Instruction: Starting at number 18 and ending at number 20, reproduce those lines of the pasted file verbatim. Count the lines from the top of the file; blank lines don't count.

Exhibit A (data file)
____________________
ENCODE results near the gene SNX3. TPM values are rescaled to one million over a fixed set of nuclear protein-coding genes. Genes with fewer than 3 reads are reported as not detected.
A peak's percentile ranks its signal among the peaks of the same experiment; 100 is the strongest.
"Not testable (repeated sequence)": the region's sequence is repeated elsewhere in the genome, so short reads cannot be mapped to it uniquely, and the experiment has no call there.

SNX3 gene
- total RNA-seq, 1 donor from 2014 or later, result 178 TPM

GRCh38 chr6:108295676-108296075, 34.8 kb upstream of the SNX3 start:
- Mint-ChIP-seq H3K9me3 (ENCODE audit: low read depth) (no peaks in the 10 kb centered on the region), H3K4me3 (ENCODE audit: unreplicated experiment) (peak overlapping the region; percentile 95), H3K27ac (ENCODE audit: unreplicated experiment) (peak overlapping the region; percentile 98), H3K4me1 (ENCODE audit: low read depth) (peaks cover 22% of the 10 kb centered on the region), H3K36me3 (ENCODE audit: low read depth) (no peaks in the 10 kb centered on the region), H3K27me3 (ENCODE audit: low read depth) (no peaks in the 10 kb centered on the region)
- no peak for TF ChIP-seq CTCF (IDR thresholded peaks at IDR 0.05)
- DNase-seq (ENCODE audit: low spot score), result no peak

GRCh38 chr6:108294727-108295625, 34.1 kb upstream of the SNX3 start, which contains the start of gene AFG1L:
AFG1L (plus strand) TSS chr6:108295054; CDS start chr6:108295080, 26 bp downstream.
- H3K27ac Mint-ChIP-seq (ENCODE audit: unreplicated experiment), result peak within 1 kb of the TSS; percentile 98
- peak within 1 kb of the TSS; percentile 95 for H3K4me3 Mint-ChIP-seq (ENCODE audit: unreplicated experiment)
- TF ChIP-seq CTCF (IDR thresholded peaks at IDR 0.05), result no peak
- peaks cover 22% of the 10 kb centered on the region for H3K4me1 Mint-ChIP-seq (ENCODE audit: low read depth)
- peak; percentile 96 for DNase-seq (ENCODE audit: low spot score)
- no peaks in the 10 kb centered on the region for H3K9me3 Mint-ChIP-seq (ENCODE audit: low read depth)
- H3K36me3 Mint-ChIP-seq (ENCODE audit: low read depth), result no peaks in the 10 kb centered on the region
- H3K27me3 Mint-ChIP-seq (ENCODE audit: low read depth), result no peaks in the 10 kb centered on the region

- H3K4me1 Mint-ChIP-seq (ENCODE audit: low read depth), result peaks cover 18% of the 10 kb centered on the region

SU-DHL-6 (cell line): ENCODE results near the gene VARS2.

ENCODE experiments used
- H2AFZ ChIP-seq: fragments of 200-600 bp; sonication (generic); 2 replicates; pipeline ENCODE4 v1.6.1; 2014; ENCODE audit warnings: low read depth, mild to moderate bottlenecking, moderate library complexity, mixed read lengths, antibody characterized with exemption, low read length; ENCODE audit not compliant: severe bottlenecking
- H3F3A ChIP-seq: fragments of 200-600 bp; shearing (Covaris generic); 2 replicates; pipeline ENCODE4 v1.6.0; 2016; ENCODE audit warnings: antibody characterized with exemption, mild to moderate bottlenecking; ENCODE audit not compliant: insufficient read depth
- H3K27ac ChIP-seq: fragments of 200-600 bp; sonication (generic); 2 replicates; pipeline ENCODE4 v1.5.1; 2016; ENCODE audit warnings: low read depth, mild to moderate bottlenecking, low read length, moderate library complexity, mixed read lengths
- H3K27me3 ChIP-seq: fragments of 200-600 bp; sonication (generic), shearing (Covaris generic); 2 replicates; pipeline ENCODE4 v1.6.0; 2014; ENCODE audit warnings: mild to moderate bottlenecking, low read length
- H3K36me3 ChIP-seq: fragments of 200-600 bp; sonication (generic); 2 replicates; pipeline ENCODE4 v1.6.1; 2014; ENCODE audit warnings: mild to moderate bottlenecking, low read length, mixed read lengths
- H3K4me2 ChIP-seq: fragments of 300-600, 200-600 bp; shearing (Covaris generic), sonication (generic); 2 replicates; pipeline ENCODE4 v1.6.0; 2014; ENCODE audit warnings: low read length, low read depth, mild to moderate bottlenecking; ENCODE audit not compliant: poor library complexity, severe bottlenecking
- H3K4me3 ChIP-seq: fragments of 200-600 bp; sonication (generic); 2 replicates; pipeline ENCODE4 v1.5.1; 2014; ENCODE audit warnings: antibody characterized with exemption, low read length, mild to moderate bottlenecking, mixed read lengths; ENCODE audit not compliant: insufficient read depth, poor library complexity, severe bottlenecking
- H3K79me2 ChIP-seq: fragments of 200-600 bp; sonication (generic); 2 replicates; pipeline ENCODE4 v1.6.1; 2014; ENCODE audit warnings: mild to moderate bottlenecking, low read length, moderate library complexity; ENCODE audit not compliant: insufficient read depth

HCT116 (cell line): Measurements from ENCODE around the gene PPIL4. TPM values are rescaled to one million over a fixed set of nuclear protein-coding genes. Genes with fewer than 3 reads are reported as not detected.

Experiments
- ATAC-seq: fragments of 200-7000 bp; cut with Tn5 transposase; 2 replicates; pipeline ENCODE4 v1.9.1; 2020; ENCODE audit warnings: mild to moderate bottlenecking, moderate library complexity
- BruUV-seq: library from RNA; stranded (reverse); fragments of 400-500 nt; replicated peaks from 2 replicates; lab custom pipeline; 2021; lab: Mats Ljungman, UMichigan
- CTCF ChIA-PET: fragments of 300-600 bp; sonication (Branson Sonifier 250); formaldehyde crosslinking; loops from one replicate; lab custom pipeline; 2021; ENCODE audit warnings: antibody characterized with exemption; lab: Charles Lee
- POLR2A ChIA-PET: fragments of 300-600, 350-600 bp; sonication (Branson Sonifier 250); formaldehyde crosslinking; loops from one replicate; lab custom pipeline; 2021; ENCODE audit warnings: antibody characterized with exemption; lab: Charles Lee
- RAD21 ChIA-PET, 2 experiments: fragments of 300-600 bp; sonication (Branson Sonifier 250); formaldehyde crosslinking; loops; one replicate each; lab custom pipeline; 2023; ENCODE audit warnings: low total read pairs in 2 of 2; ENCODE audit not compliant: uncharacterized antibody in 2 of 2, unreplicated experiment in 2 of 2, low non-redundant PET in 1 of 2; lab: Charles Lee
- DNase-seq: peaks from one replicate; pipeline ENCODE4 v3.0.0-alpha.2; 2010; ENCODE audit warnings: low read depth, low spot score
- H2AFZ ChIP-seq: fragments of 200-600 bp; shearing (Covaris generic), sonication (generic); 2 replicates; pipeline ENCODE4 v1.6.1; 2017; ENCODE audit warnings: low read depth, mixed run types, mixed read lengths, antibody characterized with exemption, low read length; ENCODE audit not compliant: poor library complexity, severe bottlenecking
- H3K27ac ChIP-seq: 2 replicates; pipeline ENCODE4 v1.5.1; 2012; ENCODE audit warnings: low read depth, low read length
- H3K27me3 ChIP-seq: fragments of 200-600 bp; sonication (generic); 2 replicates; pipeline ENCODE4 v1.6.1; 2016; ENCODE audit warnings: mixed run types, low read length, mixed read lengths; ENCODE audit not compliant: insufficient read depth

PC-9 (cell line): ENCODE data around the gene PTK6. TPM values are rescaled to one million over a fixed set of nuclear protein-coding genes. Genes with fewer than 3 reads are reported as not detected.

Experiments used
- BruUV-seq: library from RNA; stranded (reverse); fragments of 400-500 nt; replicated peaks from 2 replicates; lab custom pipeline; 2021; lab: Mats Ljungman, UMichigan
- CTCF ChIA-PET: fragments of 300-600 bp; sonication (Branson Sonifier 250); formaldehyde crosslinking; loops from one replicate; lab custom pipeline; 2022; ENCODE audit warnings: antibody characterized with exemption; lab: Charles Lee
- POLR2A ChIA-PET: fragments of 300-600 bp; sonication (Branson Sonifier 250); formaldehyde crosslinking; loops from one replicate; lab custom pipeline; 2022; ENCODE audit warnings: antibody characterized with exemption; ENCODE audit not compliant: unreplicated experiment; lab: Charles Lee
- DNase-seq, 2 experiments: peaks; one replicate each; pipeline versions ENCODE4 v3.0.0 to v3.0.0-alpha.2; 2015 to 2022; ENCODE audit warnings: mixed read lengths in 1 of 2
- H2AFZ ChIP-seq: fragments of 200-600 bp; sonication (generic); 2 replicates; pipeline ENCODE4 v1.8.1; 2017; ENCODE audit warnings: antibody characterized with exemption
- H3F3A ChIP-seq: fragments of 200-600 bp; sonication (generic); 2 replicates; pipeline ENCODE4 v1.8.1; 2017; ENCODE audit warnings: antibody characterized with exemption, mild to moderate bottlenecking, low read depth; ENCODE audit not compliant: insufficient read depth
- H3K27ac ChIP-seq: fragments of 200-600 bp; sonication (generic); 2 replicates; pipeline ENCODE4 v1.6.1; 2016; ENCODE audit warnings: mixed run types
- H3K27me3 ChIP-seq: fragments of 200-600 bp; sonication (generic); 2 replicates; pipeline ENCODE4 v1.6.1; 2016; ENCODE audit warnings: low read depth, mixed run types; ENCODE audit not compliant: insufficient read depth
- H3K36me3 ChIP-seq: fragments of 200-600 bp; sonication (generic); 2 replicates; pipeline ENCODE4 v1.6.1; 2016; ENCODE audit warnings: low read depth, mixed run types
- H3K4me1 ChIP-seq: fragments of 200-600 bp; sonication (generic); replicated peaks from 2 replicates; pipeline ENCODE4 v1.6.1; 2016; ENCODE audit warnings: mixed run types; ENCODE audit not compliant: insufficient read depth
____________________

- H3K36me3 Mint-ChIP-seq (ENCODE audit: low read depth), result no peaks in the 10 kb centered on the region
- H3K27me3 Mint-ChIP-seq (ENCODE audit: low read depth), result no peaks in the 10 kb centered on the region

- H3K4me1 Mint-ChIP-seq (ENCODE audit: low read depth), result peaks cover 18% of the 10 kb centered on the region